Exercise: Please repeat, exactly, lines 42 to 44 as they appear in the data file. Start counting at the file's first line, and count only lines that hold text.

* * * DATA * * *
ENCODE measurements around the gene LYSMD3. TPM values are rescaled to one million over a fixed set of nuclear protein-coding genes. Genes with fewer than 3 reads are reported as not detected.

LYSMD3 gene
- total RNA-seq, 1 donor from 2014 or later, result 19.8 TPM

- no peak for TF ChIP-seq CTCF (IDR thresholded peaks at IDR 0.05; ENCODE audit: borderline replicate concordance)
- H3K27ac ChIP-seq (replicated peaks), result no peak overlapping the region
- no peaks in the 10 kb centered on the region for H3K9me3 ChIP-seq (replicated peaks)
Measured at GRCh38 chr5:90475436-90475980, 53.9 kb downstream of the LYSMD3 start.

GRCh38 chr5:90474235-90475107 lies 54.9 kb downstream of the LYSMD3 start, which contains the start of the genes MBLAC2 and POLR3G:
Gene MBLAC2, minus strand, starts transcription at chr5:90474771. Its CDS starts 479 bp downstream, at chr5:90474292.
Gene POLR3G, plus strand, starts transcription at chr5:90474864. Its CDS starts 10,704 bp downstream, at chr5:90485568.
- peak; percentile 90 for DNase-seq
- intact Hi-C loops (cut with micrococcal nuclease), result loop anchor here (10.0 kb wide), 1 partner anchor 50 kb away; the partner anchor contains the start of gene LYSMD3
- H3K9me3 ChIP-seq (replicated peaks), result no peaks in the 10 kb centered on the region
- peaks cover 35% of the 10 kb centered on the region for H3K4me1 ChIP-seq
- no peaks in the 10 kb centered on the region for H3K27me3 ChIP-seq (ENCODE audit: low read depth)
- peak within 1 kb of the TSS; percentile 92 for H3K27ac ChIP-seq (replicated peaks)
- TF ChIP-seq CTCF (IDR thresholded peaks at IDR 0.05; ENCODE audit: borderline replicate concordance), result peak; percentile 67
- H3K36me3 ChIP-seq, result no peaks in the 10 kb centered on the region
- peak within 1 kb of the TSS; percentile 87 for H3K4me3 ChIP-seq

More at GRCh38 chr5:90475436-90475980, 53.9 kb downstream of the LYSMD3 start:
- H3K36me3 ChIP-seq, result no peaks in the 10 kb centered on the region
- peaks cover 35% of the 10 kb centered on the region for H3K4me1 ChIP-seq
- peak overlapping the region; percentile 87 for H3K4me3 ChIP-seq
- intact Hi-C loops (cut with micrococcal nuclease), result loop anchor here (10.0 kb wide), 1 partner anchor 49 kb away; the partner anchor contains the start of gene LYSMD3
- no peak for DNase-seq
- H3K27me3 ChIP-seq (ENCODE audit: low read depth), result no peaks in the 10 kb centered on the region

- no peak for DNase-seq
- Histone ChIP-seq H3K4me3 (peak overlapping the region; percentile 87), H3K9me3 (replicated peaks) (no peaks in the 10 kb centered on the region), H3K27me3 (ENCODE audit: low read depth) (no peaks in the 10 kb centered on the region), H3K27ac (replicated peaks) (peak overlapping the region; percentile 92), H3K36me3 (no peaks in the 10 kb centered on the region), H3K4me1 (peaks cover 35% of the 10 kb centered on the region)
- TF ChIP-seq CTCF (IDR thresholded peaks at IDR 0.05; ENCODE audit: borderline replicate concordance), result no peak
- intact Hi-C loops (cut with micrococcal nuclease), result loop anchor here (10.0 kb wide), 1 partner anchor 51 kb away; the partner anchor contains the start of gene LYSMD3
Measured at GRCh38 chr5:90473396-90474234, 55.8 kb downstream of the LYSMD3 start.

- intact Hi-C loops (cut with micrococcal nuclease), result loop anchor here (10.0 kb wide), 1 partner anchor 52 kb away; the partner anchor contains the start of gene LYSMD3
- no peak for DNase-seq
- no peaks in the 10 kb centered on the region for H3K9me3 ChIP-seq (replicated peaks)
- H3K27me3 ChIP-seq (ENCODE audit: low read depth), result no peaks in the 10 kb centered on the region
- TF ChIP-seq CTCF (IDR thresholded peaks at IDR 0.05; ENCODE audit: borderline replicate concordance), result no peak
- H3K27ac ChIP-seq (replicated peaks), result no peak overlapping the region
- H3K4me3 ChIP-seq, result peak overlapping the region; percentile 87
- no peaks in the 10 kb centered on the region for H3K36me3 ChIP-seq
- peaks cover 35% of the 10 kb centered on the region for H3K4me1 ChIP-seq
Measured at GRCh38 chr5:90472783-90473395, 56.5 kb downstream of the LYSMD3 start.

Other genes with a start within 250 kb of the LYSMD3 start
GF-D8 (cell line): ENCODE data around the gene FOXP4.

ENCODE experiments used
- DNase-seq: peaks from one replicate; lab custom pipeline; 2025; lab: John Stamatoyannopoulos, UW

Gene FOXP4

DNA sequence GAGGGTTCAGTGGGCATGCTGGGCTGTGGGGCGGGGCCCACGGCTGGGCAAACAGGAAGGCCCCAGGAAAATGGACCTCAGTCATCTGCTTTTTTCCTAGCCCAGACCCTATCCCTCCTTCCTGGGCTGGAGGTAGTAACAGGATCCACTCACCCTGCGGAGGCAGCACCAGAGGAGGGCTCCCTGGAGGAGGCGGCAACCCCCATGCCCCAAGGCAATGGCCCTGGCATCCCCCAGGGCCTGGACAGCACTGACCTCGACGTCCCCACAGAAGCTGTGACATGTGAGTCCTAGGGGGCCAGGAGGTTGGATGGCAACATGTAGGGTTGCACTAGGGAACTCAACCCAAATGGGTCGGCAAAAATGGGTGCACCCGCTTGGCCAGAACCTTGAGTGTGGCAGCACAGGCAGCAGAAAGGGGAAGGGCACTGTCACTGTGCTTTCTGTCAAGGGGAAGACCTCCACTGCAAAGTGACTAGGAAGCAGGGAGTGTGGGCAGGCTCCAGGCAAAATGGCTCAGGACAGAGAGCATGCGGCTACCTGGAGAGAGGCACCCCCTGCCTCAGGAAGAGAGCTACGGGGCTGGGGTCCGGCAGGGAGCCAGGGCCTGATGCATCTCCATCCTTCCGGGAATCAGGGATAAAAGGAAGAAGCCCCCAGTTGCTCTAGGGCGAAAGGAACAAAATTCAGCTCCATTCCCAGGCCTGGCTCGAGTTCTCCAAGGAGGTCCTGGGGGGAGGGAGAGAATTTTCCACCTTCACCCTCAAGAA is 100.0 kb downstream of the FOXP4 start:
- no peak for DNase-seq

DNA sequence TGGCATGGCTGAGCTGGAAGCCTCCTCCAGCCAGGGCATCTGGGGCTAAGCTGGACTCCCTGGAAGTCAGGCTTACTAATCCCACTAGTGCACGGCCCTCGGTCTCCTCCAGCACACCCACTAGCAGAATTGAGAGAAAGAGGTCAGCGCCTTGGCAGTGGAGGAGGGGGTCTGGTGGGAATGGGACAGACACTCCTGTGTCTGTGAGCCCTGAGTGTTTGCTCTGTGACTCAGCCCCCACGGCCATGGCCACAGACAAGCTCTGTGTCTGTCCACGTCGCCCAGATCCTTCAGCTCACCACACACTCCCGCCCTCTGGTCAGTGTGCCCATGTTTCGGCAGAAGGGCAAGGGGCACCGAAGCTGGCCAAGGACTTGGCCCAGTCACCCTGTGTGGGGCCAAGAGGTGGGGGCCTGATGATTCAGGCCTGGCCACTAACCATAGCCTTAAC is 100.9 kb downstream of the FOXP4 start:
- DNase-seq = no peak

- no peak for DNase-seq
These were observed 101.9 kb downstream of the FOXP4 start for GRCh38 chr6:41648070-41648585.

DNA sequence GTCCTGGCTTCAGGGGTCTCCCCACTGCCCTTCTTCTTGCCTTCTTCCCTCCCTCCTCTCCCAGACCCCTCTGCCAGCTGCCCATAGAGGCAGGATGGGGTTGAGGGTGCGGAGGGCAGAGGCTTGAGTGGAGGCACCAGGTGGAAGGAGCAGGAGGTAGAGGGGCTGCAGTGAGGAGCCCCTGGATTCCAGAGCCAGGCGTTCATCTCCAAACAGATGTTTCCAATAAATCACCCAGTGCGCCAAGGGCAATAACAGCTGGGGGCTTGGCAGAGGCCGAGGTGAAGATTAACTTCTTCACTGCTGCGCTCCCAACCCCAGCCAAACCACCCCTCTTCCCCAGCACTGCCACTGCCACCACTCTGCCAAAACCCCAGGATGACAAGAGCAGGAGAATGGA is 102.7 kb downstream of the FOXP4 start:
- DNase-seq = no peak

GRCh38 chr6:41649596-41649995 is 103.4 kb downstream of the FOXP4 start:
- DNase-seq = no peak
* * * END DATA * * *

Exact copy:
Other genes with a start within 250 kb of the LYSMD3 start
GF-D8 (cell line): ENCODE data around the gene FOXP4.

ENCODE experiments used